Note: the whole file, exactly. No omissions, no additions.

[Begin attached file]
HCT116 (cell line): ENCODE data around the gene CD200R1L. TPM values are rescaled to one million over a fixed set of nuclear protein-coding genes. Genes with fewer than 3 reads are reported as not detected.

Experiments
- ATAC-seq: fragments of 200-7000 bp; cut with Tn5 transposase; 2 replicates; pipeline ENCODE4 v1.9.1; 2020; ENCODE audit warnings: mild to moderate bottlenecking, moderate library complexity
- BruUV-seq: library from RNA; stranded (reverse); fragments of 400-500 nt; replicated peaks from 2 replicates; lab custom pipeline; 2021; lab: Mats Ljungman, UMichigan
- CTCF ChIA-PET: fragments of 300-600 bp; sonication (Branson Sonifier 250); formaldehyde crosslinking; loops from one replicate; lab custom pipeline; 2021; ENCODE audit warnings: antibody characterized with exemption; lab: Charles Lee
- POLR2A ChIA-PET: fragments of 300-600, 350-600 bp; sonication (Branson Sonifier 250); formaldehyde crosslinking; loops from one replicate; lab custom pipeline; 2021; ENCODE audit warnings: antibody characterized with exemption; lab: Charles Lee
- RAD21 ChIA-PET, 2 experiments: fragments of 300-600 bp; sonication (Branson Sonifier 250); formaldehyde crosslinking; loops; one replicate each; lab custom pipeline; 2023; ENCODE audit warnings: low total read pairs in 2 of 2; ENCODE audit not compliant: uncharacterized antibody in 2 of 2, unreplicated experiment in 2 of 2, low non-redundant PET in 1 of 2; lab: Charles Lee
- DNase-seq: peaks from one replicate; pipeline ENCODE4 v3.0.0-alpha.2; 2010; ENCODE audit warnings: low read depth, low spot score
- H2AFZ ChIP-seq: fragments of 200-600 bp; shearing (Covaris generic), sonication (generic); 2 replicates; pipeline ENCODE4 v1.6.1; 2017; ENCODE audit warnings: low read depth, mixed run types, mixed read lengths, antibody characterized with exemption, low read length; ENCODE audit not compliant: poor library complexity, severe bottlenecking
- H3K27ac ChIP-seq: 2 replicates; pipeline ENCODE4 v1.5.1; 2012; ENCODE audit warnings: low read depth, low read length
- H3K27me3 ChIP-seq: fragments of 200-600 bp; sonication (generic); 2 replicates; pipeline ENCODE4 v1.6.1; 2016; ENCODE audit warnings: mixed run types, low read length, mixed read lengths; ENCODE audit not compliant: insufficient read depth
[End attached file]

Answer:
HCT116 (cell line): ENCODE data around the gene CD200R1L. TPM values are rescaled to one million over a fixed set of nuclear protein-coding genes. Genes with fewer than 3 reads are reported as not detected.

Experiments
- ATAC-seq: fragments of 200-7000 bp; cut with Tn5 transposase; 2 replicates; pipeline ENCODE4 v1.9.1; 2020; ENCODE audit warnings: mild to moderate bottlenecking, moderate library complexity
- BruUV-seq: library from RNA; stranded (reverse); fragments of 400-500 nt; replicated peaks from 2 replicates; lab custom pipeline; 2021; lab: Mats Ljungman, UMichigan
- CTCF ChIA-PET: fragments of 300-600 bp; sonication (Branson Sonifier 250); formaldehyde crosslinking; loops from one replicate; lab custom pipeline; 2021; ENCODE audit warnings: antibody characterized with exemption; lab: Charles Lee
- POLR2A ChIA-PET: fragments of 300-600, 350-600 bp; sonication (Branson Sonifier 250); formaldehyde crosslinking; loops from one replicate; lab custom pipeline; 2021; ENCODE audit warnings: antibody characterized with exemption; lab: Charles Lee
- RAD21 ChIA-PET, 2 experiments: fragments of 300-600 bp; sonication (Branson Sonifier 250); formaldehyde crosslinking; loops; one replicate each; lab custom pipeline; 2023; ENCODE audit warnings: low total read pairs in 2 of 2; ENCODE audit not compliant: uncharacterized antibody in 2 of 2, unreplicated experiment in 2 of 2, low non-redundant PET in 1 of 2; lab: Charles Lee
- DNase-seq: peaks from one replicate; pipeline ENCODE4 v3.0.0-alpha.2; 2010; ENCODE audit warnings: low read depth, low spot score
- H2AFZ ChIP-seq: fragments of 200-600 bp; shearing (Covaris generic), sonication (generic); 2 replicates; pipeline ENCODE4 v1.6.1; 2017; ENCODE audit warnings: low read depth, mixed run types, mixed read lengths, antibody characterized with exemption, low read length; ENCODE audit not compliant: poor library complexity, severe bottlenecking
- H3K27ac ChIP-seq: 2 replicates; pipeline ENCODE4 v1.5.1; 2012; ENCODE audit warnings: low read depth, low read length
- H3K27me3 ChIP-seq: fragments of 200-600 bp; sonication (generic); 2 replicates; pipeline ENCODE4 v1.6.1; 2016; ENCODE audit warnings: mixed run types, low read length, mixed read lengths; ENCODE audit not compliant: insufficient read depth